The goal of this site is to investigate whether or not there is sufficient evidence to prove that world religions are complementary, according to the model inspired by an old Indian tale – that of the blind men who tried to describe an elephant. It is said that once upon a time a king gathered a few men who were born blind. They were asked to describe an elephant, but each one was presented with only a certain part of it. To one was presented the head of the elephant, to another the trunk, to another its ears, to another the leg, the body, the tail, tuft of the tail, etc. The one who was presented with the head said: “The elephant is like a pot!” The one who was presented the trunk answered, “The elephant is like a hose.” The one who touched only the ears thought that the elephant was a fan, the others said that it was a pillar, a wall, a rope, a brush, etc. Then they quarreled among themselves, each thinking that he was the only one right and the others were wrong. The obvious truth is that the elephant is a unity of many parts, a unity that they could not grasp in their ignorance.
According to the pattern suggested by this tale, it is often said that world religions form a unity, and only this unity provides the right perspective on ultimate truth. A similar pluralistic trend is encouraged by the suggestion to consider the various world religions as alternative paths to the same transcendental finality or, using a known illustration, many paths to the same mountain peak. Although this vision is arousing a lot of enthusiasm in many people today, it is important to know that it is not the only one, as Christianity and Islam each claim to be the only right path to God. Therefore the other option is that world religions are not pieces of the same puzzle (parts of the same spiritual “elephant”) or alternative paths to the same goal.
an independent, non-sectarian informational and educational resource on Buddhism to the ever-widening world-wide audience of people impacted by Buddhism. While there are hundreds of Buddhist web sites, there is still no seminal, non-sectarian informational and educational web site that presents the full range of the Dharma to those seeking to engage the teachings.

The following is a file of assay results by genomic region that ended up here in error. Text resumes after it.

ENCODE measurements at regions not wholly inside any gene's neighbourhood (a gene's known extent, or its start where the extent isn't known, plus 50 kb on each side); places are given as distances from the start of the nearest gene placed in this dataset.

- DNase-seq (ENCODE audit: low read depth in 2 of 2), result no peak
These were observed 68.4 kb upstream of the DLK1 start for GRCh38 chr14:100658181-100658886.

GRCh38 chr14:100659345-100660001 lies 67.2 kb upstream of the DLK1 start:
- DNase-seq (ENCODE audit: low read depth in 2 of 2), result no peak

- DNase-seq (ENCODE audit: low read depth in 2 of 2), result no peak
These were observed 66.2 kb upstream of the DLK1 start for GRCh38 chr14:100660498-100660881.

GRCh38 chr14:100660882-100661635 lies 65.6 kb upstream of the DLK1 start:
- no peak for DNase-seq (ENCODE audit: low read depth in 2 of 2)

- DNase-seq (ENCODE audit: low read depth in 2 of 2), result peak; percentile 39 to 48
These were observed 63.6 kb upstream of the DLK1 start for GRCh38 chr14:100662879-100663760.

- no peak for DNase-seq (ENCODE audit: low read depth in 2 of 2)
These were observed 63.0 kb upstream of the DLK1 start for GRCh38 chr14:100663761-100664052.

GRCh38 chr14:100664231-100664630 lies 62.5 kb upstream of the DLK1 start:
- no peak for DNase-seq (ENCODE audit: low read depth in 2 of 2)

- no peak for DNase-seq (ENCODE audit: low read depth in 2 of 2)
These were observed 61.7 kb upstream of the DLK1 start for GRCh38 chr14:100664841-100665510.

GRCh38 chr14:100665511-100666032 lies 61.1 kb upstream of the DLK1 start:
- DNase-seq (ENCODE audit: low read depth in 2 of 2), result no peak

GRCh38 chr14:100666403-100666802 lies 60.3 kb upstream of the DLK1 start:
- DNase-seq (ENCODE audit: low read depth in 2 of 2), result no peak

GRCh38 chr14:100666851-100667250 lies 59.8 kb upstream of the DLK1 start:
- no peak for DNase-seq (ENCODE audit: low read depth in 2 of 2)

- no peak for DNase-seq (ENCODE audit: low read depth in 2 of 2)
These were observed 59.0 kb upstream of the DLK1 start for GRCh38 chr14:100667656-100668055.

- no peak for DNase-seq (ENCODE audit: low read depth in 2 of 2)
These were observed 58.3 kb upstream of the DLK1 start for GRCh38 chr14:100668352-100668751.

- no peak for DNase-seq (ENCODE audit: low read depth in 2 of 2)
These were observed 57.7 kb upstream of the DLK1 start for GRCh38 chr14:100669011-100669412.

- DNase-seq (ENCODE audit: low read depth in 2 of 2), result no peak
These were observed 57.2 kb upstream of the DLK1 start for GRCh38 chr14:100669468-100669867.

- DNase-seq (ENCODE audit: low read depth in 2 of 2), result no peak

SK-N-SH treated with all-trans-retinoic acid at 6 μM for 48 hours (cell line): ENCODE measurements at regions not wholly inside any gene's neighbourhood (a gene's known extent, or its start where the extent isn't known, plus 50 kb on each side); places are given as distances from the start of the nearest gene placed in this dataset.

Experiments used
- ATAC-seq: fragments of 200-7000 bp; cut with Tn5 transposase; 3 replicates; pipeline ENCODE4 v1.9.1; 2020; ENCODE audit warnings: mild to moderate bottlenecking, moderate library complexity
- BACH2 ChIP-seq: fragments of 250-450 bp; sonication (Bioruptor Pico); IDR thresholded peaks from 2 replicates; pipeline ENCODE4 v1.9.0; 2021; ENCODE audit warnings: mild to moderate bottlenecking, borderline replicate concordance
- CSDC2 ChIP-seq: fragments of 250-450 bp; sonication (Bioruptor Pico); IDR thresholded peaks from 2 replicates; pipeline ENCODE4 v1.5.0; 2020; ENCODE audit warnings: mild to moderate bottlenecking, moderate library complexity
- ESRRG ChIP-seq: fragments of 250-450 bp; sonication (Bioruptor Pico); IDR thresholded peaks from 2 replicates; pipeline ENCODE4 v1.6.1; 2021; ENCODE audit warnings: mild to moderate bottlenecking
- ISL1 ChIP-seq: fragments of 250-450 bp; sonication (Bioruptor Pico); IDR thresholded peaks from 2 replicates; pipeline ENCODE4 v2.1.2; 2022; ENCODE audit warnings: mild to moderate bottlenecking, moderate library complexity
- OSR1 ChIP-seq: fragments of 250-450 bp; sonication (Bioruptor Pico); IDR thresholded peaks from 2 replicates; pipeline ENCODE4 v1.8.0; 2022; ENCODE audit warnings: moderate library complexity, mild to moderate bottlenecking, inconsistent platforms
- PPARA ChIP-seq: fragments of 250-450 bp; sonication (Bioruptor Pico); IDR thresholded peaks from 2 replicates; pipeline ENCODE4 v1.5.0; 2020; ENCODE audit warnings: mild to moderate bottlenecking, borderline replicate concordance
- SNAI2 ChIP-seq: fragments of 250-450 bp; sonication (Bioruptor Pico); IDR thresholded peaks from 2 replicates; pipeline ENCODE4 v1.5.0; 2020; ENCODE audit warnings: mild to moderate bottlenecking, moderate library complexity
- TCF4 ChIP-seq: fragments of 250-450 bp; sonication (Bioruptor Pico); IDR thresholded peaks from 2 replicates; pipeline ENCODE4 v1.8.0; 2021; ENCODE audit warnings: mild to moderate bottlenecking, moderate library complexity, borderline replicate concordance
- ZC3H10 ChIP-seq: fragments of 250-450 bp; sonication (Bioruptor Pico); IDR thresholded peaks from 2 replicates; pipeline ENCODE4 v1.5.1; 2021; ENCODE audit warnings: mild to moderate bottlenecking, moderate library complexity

Particularly useful is its Learning Center
Apologetics Index first posted an entry on Buddhism on Nov. 11, 1996. This updated version was first posted on Dec. 11, 2011.
For practicing Buddhists, references to “dharma” (dhamma in Pali) particularly as “the Dharma”, generally means the teachings of the Buddha, commonly known throughout the East as Buddha-Dharma.
The status of Dharma is regarded variably by different Buddhist traditions. Some regard it as an ultimate truth, or as the fount of all things which lies beyond the “three realms” (Sanskrit: tridhatu) and the “wheel of becoming” (Sanskrit: bhavacakra), somewhat like the pagan Greek and Christian logos: this is known as Dharmakaya (Sanskrit). Others, who regard the Buddha as simply an enlightened human being, see the Dharma as the essence of the “84,000 different aspects of the teaching” (Tibetan: chos-sgo brgyad-khri bzhi strong) that the Buddha gave to various types of people, based upon their individual propensities and capabilities.
Dharma refers not only to the sayings of the Buddha, but also to the later traditions of interpretation and addition that the various schools of Buddhism have developed to help explain and to expand upon the Buddha’s teachings. For others still, they see the Dharma as referring to the “truth,” or the ultimate reality of “the way that things really are” (Tib. Cho).
The Dharma is one of the Three Jewels of Buddhism in which practitioners of Buddhism seek refuge, or that upon which one relies for his or her lasting happiness. The Three Jewels of Buddhism are the Buddha, meaning the mind’s perfection of enlightenment, the Dharma, meaning the teachings and the methods of the Buddha, and the Sangha, meaning those awakened beings who provide guidance and support to followers of the Buddha.